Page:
Older Women Living with Domestic Violence: Coping Resources and Mental Health and Wellbeing

Anne Lazenbatt, John Devaney

Research output: Contribution to journalArticlepeer-review

Abstract

Background: Domestic violence represents a serious public health issue for women and their children worldwide. International evidence suggests that women aged over 50 who are victims of domestic violence are suffering in silence because the problem is ignored by professionals and policy makers. More UK research is needed to identify the extent of the problem, and services to meet the needs of older women.

Study aims: To bridge this gap by seeking to gain a deeper, systematic understanding of how ‘older women’ cope with domestic violence and how it effects their wellbeing, using a theoretical framework of ‘salutogenesis’ to consider coping resources used in lifelong abuse.

Methods: The study recruited a convenience sample of eighteen older women who are currently, or had been in an abusive relationship. A semi-structured interview schedule was used to discuss the personal nature, of domestic violence in their lives, and the pattern of abuse over time and its effects on their wellbeing, ways of coping and sources of support, barriers to reporting and accessing support, and experiences in seeking help.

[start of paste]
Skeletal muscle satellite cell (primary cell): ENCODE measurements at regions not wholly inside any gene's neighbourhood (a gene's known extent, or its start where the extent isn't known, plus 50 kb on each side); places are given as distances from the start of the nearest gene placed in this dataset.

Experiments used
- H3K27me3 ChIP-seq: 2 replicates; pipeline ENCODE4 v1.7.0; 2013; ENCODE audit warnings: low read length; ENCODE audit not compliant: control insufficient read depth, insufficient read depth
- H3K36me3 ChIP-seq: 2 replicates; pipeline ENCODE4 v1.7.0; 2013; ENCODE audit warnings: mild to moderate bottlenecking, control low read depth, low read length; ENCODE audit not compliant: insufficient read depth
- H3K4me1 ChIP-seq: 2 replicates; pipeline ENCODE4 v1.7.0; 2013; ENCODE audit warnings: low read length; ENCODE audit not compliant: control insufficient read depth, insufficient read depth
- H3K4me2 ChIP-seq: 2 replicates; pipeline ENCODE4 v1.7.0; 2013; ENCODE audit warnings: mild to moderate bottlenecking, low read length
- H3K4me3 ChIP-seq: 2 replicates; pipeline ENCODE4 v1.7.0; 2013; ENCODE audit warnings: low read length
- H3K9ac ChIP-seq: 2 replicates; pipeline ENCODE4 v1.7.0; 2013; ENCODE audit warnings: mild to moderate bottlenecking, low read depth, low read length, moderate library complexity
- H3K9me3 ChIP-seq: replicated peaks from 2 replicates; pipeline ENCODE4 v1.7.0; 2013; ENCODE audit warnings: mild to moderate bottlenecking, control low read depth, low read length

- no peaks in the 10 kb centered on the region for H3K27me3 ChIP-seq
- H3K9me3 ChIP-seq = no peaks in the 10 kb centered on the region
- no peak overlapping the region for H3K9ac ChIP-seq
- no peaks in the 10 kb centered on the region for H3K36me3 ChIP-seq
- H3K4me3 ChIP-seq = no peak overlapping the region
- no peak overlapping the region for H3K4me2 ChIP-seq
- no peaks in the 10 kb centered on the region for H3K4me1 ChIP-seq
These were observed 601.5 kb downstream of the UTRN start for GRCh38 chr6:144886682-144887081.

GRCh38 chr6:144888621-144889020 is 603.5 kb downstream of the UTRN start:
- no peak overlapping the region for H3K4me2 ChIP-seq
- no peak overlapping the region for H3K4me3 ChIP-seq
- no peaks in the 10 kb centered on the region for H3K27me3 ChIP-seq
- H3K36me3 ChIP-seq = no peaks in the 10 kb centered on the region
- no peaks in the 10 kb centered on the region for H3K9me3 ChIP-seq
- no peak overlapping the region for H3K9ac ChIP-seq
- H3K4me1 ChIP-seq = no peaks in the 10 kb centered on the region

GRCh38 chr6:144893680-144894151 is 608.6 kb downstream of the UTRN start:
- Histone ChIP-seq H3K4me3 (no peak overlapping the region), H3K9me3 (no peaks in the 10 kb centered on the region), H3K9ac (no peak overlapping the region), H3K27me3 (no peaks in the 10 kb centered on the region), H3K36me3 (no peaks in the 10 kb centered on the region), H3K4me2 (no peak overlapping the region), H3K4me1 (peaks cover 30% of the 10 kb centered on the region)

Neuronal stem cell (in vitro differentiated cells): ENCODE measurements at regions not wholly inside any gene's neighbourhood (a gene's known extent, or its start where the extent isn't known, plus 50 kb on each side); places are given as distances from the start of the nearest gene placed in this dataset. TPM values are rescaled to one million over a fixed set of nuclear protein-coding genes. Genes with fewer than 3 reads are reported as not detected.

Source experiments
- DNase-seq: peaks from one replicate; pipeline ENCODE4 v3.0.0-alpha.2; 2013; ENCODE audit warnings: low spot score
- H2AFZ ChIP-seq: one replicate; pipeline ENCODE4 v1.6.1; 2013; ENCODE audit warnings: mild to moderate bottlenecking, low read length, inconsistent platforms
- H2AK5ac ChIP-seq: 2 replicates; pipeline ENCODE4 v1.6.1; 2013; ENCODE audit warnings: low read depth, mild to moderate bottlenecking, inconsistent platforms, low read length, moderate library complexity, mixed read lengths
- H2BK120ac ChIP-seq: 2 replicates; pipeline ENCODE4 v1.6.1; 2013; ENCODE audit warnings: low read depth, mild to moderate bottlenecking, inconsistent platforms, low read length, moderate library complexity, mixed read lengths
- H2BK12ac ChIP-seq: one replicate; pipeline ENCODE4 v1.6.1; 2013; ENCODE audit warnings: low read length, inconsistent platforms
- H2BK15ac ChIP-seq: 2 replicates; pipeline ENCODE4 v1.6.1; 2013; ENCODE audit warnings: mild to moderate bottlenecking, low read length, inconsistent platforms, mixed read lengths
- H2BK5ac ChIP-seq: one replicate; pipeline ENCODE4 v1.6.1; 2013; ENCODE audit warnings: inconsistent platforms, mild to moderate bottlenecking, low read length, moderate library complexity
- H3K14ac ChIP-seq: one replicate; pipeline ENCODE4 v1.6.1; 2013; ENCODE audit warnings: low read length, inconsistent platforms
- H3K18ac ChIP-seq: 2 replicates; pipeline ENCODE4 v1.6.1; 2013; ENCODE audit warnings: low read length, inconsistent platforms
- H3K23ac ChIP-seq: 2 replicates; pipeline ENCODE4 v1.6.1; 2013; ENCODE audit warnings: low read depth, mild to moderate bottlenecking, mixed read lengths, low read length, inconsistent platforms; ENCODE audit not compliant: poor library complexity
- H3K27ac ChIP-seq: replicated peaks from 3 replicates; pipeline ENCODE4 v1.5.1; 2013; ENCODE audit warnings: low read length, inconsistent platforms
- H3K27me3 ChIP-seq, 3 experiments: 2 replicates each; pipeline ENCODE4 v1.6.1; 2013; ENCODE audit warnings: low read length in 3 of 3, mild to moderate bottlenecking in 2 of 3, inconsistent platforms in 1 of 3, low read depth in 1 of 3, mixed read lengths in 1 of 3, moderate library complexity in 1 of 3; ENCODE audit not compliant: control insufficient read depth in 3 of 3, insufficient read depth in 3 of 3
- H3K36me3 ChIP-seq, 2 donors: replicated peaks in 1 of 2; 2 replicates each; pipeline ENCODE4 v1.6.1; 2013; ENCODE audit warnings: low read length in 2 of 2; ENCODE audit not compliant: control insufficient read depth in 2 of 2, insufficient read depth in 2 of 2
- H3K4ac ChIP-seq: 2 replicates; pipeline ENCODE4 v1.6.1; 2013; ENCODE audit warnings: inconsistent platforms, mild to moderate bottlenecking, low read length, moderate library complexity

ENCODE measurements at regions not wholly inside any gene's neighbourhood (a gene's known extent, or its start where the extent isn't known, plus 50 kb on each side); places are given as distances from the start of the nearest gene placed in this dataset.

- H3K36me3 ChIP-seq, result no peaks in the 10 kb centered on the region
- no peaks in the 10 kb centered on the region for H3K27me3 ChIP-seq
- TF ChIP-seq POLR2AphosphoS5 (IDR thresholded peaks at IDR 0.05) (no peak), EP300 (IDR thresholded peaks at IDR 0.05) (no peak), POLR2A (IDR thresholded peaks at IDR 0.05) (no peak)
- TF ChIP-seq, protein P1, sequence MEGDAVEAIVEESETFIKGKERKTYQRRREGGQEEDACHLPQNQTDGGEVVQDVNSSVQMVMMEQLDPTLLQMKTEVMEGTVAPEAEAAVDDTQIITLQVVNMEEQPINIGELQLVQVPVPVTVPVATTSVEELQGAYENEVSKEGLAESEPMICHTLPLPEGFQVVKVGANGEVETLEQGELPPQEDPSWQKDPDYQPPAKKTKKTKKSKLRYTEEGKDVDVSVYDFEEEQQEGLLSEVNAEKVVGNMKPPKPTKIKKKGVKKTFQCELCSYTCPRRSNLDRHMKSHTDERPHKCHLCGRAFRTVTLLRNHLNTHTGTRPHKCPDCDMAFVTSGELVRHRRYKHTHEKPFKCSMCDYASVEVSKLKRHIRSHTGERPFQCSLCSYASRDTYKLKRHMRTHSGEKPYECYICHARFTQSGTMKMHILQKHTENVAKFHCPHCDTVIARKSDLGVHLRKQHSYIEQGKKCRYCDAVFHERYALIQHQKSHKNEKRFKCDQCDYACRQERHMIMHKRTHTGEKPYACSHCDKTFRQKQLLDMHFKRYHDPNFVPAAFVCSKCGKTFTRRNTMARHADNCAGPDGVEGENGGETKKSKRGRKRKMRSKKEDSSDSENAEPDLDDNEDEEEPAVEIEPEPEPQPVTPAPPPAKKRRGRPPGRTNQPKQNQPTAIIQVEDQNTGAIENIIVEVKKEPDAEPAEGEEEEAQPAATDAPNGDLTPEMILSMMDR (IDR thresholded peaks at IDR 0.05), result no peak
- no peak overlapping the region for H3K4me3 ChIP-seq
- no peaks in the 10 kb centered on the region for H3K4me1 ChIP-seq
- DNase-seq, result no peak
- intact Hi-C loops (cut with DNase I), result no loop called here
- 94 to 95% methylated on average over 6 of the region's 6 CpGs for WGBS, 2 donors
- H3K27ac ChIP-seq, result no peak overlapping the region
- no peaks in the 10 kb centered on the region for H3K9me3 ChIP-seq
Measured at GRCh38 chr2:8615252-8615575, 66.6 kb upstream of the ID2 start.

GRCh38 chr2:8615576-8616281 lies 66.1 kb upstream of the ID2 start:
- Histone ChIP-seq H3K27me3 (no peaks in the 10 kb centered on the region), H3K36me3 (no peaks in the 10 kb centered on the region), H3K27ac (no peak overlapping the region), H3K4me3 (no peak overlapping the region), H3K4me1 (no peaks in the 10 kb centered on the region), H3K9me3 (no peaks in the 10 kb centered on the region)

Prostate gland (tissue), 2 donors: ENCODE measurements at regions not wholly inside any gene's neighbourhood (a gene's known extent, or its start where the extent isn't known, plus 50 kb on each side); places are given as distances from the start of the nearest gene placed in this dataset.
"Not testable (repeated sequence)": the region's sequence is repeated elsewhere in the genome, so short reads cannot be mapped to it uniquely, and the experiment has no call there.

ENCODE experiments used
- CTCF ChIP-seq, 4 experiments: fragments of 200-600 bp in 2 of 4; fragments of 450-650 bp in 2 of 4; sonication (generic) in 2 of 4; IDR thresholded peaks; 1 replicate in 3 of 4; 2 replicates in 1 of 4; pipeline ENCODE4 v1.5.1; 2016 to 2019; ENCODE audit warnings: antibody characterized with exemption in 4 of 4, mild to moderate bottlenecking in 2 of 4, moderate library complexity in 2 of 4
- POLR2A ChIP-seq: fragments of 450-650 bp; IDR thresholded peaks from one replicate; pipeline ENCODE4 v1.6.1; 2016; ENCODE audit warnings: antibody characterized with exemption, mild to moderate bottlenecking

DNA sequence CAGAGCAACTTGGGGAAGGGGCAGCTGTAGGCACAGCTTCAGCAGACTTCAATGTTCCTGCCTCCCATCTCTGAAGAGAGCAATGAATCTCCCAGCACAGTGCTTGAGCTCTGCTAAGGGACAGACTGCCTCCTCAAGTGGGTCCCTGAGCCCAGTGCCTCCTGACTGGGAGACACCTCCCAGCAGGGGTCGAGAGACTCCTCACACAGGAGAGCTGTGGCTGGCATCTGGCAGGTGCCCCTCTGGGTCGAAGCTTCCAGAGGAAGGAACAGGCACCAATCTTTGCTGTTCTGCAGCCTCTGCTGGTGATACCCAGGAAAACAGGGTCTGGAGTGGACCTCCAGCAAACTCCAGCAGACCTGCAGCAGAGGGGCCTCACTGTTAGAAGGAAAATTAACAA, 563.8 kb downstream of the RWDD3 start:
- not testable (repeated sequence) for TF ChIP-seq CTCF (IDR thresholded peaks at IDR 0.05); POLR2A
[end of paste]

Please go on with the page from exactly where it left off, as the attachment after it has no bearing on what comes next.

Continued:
Results: Living in a domestically violent context has extremely negative effects on older women’s wellbeing. Living with a perpetrator of long-term violence is predisposing these women to extremely negative health outcomes such as Post Traumatic Stress Disorder, anxiety and depression. Three-quarters of the women defined themselves as in poor mental health and were using pathogenic coping mechanisms, such as excessive and long-term use of alcohol, prescription and non-prescription drugs and cigarettes. This negative coping increased the likelihood of these women experiencing addiction to drugs and alcohol dependence and endangering their health and wellbeing in the longer term. Conclusions Public health interventions can work well from a ‘salutogenic’ perspective by finding ways to promote healthy behaviours that increase older women’s sense of wellbeing and coping. The application of this theoretical framework offers the potential for new knowledge to contribute to the discourse about wellbeing in older women dealing with domestic violence.
Original languageEnglish
Pages (from-to)10-22
Number of pages13
JournalJournal of Clinical Nursing
Volume1
Issue number1
Publication statusPublished - Apr 2014

Keywords

  • Older womane, domestic violene, coping

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